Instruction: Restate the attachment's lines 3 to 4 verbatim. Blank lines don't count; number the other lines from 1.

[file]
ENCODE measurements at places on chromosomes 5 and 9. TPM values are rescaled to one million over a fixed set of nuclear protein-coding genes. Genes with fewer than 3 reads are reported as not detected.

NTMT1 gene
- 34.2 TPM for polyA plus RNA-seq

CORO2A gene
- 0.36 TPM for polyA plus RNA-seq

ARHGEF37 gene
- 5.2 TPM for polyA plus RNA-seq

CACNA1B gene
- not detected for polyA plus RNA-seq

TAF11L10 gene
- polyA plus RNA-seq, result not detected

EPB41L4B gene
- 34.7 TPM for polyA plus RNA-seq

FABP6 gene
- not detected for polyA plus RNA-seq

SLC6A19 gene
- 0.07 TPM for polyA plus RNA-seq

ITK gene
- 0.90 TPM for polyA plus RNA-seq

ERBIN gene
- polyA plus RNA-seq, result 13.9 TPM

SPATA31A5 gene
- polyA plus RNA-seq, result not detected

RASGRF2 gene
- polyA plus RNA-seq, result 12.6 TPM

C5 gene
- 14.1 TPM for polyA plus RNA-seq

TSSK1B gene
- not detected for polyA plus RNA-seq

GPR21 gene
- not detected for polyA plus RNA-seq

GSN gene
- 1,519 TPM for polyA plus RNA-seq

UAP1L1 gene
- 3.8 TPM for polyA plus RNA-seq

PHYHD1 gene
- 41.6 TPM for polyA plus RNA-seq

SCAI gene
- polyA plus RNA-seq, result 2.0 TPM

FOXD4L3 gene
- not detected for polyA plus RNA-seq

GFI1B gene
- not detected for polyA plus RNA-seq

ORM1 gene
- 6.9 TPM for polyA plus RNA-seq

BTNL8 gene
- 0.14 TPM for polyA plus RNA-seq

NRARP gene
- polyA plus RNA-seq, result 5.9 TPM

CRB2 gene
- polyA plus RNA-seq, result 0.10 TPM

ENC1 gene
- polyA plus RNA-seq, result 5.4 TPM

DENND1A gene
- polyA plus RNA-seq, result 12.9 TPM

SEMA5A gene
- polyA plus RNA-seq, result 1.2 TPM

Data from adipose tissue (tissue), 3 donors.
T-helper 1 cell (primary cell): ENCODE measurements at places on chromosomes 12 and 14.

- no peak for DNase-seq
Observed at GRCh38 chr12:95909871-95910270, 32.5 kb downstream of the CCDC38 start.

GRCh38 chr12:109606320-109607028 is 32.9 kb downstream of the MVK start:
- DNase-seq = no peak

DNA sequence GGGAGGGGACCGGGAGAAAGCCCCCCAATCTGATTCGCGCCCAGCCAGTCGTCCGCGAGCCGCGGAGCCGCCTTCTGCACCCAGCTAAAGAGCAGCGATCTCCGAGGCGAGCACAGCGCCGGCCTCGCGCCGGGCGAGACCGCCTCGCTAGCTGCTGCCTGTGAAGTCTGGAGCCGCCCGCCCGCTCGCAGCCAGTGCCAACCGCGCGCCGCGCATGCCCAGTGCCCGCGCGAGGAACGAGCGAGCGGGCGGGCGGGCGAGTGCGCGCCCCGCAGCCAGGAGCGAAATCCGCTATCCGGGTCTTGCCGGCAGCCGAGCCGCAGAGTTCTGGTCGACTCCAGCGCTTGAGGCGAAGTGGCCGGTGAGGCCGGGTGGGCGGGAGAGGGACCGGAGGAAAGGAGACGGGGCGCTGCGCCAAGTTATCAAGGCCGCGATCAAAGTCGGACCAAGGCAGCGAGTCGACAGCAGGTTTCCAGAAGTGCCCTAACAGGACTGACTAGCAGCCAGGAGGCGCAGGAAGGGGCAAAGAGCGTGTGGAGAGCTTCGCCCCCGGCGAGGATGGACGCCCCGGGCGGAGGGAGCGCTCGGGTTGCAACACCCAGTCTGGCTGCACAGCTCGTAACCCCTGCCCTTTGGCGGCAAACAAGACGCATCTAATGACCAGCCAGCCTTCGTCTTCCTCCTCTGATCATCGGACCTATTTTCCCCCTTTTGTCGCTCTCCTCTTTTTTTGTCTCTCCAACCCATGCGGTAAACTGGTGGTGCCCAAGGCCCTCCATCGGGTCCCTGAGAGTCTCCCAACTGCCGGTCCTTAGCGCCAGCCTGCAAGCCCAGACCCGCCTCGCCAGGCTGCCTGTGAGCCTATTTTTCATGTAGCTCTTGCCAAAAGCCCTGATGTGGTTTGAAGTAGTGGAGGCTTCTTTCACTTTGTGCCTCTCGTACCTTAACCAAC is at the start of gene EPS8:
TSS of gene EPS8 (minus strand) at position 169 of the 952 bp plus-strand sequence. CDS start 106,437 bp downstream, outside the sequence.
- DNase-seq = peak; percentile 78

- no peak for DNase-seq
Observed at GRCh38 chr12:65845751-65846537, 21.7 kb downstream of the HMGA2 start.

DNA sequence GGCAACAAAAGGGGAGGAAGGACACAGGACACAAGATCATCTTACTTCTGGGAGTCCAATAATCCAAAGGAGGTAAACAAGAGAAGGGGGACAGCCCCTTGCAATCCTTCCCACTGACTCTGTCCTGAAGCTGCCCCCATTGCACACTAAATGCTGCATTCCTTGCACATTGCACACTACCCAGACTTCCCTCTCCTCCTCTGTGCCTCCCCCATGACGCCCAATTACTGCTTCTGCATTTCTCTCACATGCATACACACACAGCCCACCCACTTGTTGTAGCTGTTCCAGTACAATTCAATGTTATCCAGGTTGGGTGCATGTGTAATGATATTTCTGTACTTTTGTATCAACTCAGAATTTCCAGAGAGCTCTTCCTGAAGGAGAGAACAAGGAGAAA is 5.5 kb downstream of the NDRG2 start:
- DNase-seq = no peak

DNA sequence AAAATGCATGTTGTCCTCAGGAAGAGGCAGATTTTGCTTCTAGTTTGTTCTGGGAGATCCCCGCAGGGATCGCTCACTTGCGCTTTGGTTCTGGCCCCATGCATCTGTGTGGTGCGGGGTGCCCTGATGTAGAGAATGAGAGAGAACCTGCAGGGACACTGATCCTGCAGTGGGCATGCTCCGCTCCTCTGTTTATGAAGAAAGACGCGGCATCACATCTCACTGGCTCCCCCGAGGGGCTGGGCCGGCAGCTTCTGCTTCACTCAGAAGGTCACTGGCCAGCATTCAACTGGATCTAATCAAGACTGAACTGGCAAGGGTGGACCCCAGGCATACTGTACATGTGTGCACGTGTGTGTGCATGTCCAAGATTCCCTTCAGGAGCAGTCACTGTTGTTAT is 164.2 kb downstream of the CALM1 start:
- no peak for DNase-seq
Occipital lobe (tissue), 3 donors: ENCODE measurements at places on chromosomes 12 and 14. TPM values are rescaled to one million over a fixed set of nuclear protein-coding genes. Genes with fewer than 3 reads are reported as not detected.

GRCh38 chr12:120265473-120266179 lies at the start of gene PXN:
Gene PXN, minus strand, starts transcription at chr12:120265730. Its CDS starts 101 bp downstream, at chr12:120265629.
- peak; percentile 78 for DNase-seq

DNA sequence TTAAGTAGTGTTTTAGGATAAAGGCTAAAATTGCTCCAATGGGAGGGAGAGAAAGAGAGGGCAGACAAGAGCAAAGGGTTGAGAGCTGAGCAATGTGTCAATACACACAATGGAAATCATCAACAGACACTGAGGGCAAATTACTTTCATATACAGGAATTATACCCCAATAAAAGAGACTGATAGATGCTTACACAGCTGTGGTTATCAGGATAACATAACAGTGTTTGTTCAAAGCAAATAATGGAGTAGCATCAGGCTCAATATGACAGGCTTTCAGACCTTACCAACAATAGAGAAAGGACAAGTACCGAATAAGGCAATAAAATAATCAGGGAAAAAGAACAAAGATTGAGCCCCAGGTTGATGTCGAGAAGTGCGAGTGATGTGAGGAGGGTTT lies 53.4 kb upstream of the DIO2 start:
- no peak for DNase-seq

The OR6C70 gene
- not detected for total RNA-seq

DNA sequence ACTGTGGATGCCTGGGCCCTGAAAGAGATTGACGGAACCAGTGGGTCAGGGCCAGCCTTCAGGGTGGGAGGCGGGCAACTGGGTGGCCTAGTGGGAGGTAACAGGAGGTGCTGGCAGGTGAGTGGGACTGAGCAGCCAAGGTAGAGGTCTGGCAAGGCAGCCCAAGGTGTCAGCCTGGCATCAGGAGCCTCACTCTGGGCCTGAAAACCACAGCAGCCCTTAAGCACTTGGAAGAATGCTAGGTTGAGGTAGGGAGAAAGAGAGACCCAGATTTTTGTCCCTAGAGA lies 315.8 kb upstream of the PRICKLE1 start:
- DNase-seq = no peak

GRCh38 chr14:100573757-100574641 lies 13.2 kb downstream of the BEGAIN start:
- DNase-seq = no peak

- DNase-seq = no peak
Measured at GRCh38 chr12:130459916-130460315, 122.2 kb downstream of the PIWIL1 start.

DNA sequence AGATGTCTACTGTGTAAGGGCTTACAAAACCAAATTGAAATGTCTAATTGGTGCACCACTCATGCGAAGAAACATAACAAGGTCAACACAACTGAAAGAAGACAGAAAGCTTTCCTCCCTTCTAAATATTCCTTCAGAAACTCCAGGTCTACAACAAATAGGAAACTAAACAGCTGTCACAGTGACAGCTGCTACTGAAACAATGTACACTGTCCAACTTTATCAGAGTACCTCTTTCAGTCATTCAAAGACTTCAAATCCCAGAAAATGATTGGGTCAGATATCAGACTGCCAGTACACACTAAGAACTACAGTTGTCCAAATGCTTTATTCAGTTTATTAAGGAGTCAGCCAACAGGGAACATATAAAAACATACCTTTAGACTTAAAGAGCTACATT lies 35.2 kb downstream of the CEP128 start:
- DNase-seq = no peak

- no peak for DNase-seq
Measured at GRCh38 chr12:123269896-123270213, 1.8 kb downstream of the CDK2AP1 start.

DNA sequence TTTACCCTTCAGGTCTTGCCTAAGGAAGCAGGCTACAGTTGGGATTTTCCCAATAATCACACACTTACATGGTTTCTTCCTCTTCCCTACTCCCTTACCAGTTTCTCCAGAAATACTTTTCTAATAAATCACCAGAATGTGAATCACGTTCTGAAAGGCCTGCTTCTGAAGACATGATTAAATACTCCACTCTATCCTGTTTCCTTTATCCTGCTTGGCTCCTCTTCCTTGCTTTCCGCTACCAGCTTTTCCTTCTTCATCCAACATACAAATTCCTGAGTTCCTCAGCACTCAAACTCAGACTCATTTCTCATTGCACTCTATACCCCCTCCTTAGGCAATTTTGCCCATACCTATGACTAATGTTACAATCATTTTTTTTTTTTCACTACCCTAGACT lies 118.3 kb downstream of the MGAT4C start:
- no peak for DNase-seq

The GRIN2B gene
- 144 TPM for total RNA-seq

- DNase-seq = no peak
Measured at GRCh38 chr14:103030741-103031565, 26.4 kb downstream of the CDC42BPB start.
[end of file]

- 34.2 TPM for polyA plus RNA-seq

CORO2A gene